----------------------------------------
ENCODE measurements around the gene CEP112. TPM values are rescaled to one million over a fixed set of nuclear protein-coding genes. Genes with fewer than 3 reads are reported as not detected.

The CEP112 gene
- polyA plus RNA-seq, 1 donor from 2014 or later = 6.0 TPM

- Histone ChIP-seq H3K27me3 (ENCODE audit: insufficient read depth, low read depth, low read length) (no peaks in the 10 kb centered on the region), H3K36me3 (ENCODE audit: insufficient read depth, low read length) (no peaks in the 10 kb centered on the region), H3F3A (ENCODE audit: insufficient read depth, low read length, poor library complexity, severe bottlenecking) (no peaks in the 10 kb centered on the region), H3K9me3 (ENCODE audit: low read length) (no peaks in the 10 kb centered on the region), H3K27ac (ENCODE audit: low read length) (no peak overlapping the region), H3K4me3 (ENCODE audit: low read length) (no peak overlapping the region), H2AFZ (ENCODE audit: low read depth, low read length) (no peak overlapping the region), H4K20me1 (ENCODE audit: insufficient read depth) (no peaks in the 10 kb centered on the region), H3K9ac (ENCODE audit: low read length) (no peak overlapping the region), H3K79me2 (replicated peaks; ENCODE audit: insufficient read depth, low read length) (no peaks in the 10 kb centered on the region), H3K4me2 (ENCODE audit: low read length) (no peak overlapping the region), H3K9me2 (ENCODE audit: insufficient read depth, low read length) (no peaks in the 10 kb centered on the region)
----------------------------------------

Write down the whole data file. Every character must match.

ENCODE measurements around the gene CEP112. TPM values are rescaled to one million over a fixed set of nuclear protein-coding genes. Genes with fewer than 3 reads are reported as not detected.

The CEP112 gene
- polyA plus RNA-seq, 1 donor from 2014 or later = 6.0 TPM

- Histone ChIP-seq H3K27me3 (ENCODE audit: insufficient read depth, low read depth, low read length) (no peaks in the 10 kb centered on the region), H3K36me3 (ENCODE audit: insufficient read depth, low read length) (no peaks in the 10 kb centered on the region), H3F3A (ENCODE audit: insufficient read depth, low read length, poor library complexity, severe bottlenecking) (no peaks in the 10 kb centered on the region), H3K9me3 (ENCODE audit: low read length) (no peaks in the 10 kb centered on the region), H3K27ac (ENCODE audit: low read length) (no peak overlapping the region), H3K4me3 (ENCODE audit: low read length) (no peak overlapping the region), H2AFZ (ENCODE audit: low read depth, low read length) (no peak overlapping the region), H4K20me1 (ENCODE audit: insufficient read depth) (no peaks in the 10 kb centered on the region), H3K9ac (ENCODE audit: low read length) (no peak overlapping the region), H3K79me2 (replicated peaks; ENCODE audit: insufficient read depth, low read length) (no peaks in the 10 kb centered on the region), H3K4me2 (ENCODE audit: low read length) (no peak overlapping the region), H3K9me2 (ENCODE audit: insufficient read depth, low read length) (no peaks in the 10 kb centered on the region)